Wednesday, September 8, 2010

Top Five Perennial Vegetables for the Home Gardener

Growing perennial vegetables can be an extremely rewarding experience for the home gardener. Once planted, perennial vegetables will usually thrive for years to come with only minimal effort needed from the gardener to maintain them. Perennial vegetables are something no vegetable garden should not be without. Here are five very popular and generally easy-to-grow perennial vegetables:
  1. Asparagus. Asparagus is one of the best know perennial vegetables to gardeners. Once a patch has been established (usually takes two to three years), it will produce succulent spears for decades to come. There are many varieties to choose from - be it purple heirloom varieties, or one of the new, and very prolific male hybrid cultivars.

  2. Rhubarb. Next to asparagus, rhubarb is one of the most popular perennial vegetables grown. Better suited for regions that have cold winters, as the plant needs temperatures below 40 degrees during the winter in order to grow well during the following spring. Many varieties of rhubarb are also available, both red and green spear varieties.

  3. Sorrel. Sorrel is a wonderful salad green, and is also popular in soups and some sauces. It will be one of the first crops you harvest each spring, once established, and is best eaten when young (older sorrel leaves are high in oxalic acid). It is rarely found in grocery stores, which is all the more reason to grow it in your garden!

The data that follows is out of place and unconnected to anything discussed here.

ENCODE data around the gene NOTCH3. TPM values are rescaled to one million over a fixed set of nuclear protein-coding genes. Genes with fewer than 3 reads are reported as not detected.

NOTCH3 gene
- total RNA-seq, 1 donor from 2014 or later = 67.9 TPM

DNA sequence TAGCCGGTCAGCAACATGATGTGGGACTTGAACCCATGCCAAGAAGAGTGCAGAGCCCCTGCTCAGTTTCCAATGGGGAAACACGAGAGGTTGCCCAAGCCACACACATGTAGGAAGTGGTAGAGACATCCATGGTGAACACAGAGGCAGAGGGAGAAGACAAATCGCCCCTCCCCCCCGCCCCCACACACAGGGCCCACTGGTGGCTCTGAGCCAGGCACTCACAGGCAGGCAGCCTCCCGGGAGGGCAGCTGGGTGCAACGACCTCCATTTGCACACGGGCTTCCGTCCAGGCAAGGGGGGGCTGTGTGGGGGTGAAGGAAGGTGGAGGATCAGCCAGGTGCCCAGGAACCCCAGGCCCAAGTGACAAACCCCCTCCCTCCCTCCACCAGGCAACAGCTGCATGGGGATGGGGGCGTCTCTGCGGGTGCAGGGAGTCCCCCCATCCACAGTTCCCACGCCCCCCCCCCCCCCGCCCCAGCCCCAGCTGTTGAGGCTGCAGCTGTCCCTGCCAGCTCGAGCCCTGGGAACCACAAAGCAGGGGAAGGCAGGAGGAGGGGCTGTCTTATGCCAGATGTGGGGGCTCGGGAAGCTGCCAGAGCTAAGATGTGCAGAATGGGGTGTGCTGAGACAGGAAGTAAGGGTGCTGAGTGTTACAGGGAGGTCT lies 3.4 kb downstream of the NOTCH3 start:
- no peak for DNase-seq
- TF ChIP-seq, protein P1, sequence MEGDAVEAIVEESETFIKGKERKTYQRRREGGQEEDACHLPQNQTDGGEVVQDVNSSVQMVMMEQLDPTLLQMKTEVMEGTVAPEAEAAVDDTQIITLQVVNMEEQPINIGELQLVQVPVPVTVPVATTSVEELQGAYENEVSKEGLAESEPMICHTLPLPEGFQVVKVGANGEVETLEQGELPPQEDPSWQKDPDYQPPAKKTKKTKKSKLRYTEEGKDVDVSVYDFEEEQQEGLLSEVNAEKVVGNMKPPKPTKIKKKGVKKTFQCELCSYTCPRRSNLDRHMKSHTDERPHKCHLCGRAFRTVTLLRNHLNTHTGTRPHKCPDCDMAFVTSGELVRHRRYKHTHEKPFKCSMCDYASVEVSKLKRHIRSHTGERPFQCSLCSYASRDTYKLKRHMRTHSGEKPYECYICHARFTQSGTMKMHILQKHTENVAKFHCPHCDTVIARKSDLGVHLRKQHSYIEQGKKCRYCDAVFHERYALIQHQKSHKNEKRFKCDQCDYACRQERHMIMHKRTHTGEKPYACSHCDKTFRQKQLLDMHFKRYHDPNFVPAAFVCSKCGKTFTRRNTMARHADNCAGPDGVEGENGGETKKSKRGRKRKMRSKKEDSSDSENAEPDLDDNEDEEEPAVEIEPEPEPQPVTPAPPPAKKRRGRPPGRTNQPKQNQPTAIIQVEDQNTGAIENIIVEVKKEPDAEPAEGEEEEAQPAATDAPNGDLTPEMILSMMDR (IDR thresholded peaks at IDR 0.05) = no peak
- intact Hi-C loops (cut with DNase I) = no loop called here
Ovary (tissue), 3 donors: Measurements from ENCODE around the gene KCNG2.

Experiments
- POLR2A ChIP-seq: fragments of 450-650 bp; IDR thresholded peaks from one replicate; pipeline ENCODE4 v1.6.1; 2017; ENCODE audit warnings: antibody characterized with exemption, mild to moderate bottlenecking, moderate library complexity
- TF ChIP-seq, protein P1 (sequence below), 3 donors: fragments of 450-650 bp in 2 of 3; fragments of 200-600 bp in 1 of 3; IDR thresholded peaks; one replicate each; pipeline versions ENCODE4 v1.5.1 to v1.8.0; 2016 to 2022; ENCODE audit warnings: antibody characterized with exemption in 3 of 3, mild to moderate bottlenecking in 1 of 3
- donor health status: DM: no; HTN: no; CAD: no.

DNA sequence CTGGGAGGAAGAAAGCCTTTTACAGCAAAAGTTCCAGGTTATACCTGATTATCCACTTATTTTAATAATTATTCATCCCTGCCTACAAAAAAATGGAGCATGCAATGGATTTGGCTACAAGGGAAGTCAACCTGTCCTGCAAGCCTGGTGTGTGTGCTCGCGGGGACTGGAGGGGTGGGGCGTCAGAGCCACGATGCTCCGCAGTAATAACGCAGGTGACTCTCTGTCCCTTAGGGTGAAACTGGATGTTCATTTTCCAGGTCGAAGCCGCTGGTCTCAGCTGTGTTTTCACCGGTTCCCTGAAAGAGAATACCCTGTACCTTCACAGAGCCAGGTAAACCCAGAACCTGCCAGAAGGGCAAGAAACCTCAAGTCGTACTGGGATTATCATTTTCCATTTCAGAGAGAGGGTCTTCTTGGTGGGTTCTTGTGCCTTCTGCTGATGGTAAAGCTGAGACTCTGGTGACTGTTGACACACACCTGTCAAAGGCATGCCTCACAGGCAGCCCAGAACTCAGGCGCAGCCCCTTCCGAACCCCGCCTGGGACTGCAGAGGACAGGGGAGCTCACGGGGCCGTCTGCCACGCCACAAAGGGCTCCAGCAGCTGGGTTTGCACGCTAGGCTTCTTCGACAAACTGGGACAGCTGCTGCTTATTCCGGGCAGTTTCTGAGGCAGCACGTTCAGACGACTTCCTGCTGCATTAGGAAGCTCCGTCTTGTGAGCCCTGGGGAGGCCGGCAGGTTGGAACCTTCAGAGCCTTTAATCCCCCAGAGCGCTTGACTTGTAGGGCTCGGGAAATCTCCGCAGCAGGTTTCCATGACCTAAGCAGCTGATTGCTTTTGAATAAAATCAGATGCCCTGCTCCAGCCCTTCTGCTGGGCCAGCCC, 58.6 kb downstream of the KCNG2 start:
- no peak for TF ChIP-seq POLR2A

4. Sunchokes (Helianthus tuberosus). Sunchokes are known by many names, including Jerusalem artichoke, sunroot, and earth apple. Similar to potatoes, in that they are a perennial tuber. They can be prepared in many ways that potatoes are also prepared, although they they have a distinct, nutty flavor to them. However, when growing they resemble sunflowers and are a quite beautiful addition to have in your vegetable garden (photo of sunchoke flowers).

  5. Artichokes. Artichokes are a perennial vegetable that are best grown in warmer climates (zone 7 or above), although there are some gardeners who live in zones as cold as zone five that manage to perennialize them (or grow them as annuals, instead). Anyone who has ever tasted an artichoke heart will know what a joy these perennial vegetables are to have in your garden.
In my next article, I will be looking at five more exotic varieties of perennial vegetables that many home gardeners may never have heard about but may want to try to growing in their vegetable garden. For even more information about growing and selecting perennial vegetables for your home garden, please return to the Perennial Vegetables Home Page.